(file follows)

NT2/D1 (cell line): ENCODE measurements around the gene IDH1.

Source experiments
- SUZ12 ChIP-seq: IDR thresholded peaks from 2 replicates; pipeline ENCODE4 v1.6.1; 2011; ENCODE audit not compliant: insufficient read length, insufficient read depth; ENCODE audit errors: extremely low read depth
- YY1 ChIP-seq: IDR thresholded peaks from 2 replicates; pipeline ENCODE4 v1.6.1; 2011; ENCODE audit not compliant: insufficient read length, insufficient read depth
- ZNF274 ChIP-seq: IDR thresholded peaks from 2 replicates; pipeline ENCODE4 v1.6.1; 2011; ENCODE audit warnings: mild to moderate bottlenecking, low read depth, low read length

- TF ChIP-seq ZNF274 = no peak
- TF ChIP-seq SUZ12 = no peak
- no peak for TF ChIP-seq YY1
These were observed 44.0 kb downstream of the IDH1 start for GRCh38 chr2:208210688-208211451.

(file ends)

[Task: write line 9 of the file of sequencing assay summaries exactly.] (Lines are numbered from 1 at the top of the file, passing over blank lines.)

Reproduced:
These were observed 44.0 kb downstream of the IDH1 start for GRCh38 chr2:208210688-208211451.